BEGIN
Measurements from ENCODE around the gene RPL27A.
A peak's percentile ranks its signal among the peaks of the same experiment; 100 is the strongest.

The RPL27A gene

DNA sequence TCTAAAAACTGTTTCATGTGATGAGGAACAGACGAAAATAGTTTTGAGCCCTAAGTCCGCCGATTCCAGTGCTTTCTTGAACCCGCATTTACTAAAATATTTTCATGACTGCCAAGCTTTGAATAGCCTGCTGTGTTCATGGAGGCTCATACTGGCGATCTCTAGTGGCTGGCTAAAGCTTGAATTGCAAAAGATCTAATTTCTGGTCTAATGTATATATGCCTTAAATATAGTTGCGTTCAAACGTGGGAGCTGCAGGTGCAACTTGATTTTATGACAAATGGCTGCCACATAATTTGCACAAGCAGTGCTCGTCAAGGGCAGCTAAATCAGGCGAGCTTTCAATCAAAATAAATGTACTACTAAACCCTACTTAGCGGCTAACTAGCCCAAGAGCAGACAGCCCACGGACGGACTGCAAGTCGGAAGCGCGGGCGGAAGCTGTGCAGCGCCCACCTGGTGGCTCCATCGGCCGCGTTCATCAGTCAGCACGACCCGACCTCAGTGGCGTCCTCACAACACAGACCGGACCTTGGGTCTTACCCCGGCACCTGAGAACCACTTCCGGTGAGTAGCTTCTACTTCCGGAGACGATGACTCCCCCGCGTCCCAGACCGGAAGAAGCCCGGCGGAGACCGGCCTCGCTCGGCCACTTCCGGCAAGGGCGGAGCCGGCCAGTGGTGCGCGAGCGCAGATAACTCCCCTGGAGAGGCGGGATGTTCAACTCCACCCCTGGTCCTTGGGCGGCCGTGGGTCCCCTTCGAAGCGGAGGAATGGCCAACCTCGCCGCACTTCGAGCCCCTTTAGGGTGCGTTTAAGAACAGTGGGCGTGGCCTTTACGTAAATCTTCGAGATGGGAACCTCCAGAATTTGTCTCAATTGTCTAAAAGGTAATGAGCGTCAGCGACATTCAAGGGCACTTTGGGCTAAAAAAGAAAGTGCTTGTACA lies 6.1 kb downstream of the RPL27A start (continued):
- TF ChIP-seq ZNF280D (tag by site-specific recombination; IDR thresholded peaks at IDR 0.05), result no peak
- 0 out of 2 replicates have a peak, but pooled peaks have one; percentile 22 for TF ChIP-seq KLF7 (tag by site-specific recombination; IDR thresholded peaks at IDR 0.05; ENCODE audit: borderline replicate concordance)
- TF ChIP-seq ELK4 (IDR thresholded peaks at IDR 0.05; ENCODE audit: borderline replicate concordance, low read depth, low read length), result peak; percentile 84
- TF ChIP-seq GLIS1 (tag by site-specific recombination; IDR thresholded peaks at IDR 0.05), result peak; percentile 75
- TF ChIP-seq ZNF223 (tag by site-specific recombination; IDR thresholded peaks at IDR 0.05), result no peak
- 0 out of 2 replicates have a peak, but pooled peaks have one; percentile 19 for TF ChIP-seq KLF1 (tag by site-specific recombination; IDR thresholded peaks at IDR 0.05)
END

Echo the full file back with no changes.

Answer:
Measurements from ENCODE around the gene RPL27A.
A peak's percentile ranks its signal among the peaks of the same experiment; 100 is the strongest.

The RPL27A gene

DNA sequence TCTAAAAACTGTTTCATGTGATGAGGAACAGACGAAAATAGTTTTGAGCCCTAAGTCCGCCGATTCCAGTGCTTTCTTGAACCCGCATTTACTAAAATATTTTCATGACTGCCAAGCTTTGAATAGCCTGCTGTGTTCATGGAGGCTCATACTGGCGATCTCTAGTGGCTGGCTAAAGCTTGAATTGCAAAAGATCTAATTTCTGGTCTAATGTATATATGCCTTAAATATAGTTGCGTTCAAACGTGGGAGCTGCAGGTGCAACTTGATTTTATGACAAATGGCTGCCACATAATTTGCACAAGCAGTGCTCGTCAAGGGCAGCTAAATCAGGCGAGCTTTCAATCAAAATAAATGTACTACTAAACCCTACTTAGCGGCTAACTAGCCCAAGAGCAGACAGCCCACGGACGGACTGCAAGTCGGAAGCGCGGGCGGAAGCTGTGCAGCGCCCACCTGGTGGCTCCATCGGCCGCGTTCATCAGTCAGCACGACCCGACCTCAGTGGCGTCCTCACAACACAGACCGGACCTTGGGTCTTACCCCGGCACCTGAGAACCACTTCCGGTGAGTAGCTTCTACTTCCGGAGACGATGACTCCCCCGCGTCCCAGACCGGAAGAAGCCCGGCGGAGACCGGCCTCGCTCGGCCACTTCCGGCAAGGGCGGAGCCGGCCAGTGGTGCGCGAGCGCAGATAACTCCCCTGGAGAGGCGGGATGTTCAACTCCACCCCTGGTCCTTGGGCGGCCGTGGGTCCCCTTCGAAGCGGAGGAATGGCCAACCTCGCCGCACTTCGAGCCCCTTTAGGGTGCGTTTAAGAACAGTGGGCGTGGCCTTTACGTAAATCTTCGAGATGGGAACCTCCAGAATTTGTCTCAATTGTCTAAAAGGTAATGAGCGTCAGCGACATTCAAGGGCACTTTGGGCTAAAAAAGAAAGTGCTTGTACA lies 6.1 kb downstream of the RPL27A start (continued):
- TF ChIP-seq ZNF280D (tag by site-specific recombination; IDR thresholded peaks at IDR 0.05), result no peak
- 0 out of 2 replicates have a peak, but pooled peaks have one; percentile 22 for TF ChIP-seq KLF7 (tag by site-specific recombination; IDR thresholded peaks at IDR 0.05; ENCODE audit: borderline replicate concordance)
- TF ChIP-seq ELK4 (IDR thresholded peaks at IDR 0.05; ENCODE audit: borderline replicate concordance, low read depth, low read length), result peak; percentile 84
- TF ChIP-seq GLIS1 (tag by site-specific recombination; IDR thresholded peaks at IDR 0.05), result peak; percentile 75
- TF ChIP-seq ZNF223 (tag by site-specific recombination; IDR thresholded peaks at IDR 0.05), result no peak
- 0 out of 2 replicates have a peak, but pooled peaks have one; percentile 19 for TF ChIP-seq KLF1 (tag by site-specific recombination; IDR thresholded peaks at IDR 0.05)